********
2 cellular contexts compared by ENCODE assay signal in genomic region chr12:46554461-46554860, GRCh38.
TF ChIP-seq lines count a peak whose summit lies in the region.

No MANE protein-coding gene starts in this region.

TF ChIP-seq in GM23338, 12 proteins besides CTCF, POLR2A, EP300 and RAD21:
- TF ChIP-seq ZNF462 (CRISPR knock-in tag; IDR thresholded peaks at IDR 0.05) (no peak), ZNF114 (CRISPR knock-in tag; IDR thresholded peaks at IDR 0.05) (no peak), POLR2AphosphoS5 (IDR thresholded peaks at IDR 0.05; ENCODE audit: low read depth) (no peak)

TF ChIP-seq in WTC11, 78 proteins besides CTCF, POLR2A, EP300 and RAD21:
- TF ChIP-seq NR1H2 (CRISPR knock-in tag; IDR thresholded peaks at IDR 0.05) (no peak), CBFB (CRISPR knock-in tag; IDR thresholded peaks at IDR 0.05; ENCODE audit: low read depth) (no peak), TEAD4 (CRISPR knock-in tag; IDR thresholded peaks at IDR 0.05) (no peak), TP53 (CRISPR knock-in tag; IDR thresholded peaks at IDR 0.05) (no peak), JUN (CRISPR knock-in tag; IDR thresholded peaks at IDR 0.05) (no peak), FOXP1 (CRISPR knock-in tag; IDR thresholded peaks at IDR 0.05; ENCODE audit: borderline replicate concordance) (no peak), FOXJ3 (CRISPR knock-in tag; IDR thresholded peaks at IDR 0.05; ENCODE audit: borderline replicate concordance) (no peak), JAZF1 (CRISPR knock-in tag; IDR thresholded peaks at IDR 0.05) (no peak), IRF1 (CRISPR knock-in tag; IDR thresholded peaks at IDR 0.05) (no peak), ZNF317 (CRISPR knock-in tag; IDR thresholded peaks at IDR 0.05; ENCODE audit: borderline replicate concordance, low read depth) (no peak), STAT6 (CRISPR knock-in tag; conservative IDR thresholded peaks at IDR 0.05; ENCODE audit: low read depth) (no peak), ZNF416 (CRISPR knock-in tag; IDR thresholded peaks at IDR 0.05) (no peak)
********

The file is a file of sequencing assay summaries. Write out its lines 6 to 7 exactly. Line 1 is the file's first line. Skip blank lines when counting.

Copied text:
TF ChIP-seq in WTC11, 78 proteins besides CTCF, POLR2A, EP300 and RAD21:
- TF ChIP-seq NR1H2 (CRISPR knock-in tag; IDR thresholded peaks at IDR 0.05) (no peak), CBFB (CRISPR knock-in tag; IDR thresholded peaks at IDR 0.05; ENCODE audit: low read depth) (no peak), TEAD4 (CRISPR knock-in tag; IDR thresholded peaks at IDR 0.05) (no peak), TP53 (CRISPR knock-in tag; IDR thresholded peaks at IDR 0.05) (no peak), JUN (CRISPR knock-in tag; IDR thresholded peaks at IDR 0.05) (no peak), FOXP1 (CRISPR knock-in tag; IDR thresholded peaks at IDR 0.05; ENCODE audit: borderline replicate concordance) (no peak), FOXJ3 (CRISPR knock-in tag; IDR thresholded peaks at IDR 0.05; ENCODE audit: borderline replicate concordance) (no peak), JAZF1 (CRISPR knock-in tag; IDR thresholded peaks at IDR 0.05) (no peak), IRF1 (CRISPR knock-in tag; IDR thresholded peaks at IDR 0.05) (no peak), ZNF317 (CRISPR knock-in tag; IDR thresholded peaks at IDR 0.05; ENCODE audit: borderline replicate concordance, low read depth) (no peak), STAT6 (CRISPR knock-in tag; conservative IDR thresholded peaks at IDR 0.05; ENCODE audit: low read depth) (no peak), ZNF416 (CRISPR knock-in tag; IDR thresholded peaks at IDR 0.05) (no peak)